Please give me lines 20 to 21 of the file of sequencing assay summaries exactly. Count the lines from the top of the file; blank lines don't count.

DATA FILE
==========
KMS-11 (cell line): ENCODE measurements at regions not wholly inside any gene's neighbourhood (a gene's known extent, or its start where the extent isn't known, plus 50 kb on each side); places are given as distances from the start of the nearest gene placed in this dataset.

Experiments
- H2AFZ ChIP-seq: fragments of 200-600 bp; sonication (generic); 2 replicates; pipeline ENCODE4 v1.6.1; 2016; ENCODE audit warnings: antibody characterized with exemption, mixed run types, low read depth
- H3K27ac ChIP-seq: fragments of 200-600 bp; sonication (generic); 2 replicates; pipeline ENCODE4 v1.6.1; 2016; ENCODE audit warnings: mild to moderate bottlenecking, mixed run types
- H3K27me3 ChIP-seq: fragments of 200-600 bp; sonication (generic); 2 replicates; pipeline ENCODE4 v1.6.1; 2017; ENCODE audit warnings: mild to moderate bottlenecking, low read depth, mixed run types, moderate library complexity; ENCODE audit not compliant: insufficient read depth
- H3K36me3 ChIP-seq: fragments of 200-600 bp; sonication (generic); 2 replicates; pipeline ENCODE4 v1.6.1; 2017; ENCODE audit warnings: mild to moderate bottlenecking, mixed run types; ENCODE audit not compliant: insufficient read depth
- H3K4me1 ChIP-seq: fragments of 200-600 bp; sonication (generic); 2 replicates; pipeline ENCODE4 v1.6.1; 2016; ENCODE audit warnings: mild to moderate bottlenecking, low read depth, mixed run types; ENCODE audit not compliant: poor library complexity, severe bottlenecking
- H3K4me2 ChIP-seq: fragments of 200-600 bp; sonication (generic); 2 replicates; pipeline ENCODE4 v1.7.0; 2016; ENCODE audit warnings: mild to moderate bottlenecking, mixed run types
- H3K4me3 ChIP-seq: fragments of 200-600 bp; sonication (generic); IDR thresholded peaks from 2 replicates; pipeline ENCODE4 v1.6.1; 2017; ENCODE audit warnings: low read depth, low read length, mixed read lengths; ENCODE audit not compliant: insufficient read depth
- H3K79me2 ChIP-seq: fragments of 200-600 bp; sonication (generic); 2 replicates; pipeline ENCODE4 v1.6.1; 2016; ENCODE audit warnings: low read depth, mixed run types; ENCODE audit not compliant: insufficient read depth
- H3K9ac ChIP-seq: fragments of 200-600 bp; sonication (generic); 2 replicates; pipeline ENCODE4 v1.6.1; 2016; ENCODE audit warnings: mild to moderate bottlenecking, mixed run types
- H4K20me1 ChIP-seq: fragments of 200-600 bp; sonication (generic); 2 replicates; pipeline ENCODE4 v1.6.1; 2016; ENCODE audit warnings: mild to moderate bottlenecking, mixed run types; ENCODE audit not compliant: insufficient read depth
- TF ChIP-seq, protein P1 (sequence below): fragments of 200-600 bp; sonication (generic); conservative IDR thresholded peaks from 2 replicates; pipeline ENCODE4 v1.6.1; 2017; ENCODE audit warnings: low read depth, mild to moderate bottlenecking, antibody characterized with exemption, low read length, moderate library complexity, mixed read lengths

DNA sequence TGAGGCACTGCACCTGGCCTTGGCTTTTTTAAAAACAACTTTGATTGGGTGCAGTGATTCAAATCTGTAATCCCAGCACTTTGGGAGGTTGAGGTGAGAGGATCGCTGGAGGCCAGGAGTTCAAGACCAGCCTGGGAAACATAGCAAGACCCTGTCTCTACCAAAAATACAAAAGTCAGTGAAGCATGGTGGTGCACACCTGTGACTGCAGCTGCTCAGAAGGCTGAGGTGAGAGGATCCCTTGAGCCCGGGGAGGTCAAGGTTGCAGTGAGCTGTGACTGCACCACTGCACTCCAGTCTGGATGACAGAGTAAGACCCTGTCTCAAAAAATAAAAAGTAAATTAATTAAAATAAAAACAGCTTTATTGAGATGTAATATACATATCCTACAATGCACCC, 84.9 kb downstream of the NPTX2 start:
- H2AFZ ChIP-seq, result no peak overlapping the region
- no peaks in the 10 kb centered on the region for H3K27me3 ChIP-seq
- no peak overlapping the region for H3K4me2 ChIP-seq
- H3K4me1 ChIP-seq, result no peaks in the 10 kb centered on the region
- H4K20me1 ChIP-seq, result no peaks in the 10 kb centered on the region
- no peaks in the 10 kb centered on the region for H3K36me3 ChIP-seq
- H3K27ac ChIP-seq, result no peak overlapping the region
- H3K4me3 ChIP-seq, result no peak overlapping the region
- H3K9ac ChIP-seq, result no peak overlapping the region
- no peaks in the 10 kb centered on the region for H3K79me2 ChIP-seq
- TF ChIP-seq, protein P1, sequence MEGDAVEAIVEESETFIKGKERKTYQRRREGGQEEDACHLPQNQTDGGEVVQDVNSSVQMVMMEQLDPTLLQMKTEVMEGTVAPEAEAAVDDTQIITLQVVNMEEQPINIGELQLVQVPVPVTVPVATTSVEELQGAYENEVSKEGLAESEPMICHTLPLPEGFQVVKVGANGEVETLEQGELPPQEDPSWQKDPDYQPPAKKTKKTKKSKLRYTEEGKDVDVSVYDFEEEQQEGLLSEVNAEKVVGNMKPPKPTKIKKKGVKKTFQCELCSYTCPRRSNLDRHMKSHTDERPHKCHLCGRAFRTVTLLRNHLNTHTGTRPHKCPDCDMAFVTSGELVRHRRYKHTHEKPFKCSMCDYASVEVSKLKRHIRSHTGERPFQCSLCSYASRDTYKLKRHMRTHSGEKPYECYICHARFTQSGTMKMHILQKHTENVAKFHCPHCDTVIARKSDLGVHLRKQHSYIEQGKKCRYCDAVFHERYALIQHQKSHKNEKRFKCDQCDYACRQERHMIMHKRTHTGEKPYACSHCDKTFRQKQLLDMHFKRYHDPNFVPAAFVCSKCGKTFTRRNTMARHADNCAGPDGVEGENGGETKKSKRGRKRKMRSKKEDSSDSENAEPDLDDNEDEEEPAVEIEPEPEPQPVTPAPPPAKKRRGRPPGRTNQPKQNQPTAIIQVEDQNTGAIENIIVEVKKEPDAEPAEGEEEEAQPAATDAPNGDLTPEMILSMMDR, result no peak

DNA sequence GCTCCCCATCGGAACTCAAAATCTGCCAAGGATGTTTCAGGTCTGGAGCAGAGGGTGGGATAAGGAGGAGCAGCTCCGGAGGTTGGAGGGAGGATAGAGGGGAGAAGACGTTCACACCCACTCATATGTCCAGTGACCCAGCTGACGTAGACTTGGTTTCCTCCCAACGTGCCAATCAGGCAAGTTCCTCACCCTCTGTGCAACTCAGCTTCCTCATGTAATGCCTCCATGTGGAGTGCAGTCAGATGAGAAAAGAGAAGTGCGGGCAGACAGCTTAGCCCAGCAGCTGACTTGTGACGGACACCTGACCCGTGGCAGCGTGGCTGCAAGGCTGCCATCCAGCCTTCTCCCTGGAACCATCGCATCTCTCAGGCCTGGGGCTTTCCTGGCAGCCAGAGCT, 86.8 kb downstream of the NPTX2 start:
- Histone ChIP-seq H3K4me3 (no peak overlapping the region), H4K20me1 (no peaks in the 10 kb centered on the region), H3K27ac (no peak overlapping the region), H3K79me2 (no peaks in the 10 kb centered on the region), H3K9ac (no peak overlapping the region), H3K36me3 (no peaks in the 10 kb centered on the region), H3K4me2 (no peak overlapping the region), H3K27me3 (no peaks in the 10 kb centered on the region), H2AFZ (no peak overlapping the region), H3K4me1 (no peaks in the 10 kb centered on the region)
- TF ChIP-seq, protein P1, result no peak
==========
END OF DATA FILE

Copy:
- no peaks in the 10 kb centered on the region for H3K36me3 ChIP-seq
- H3K27ac ChIP-seq, result no peak overlapping the region